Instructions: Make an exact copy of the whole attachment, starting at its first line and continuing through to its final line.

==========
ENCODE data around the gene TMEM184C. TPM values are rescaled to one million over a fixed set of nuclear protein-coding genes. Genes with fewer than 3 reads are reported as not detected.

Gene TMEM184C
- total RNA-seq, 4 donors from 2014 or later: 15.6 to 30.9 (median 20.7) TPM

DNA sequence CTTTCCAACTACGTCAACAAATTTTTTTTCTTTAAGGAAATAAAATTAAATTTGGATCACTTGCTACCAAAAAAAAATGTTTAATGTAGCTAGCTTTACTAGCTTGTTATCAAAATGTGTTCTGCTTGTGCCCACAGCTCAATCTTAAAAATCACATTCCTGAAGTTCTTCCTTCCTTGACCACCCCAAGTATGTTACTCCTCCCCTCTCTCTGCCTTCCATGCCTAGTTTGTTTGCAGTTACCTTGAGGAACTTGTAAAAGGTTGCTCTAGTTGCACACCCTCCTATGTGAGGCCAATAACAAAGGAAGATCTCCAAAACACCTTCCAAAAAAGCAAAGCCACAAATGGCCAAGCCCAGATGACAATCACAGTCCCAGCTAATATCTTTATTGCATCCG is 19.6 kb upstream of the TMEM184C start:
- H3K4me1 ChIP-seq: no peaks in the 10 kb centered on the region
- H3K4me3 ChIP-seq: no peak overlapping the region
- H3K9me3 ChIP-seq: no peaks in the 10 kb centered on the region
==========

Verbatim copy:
ENCODE data around the gene TMEM184C. TPM values are rescaled to one million over a fixed set of nuclear protein-coding genes. Genes with fewer than 3 reads are reported as not detected.

Gene TMEM184C
- total RNA-seq, 4 donors from 2014 or later: 15.6 to 30.9 (median 20.7) TPM

DNA sequence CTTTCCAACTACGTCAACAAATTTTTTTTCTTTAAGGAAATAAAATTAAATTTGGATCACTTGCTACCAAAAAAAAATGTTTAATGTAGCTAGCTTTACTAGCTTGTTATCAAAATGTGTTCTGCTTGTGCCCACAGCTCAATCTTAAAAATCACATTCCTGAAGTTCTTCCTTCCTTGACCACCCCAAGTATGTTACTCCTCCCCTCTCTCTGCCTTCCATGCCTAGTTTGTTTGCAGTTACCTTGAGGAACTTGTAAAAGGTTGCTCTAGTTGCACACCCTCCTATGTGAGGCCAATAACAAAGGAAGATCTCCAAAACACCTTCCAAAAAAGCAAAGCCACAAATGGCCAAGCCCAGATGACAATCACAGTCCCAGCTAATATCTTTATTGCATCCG is 19.6 kb upstream of the TMEM184C start:
- H3K4me1 ChIP-seq: no peaks in the 10 kb centered on the region
- H3K4me3 ChIP-seq: no peak overlapping the region
- H3K9me3 ChIP-seq: no peaks in the 10 kb centered on the region